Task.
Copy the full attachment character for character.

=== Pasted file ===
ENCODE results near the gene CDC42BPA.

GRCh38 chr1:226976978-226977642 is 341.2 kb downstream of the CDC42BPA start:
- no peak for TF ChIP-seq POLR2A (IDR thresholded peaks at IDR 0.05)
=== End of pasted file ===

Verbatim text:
ENCODE results near the gene CDC42BPA.

GRCh38 chr1:226976978-226977642 is 341.2 kb downstream of the CDC42BPA start:
- no peak for TF ChIP-seq POLR2A (IDR thresholded peaks at IDR 0.05)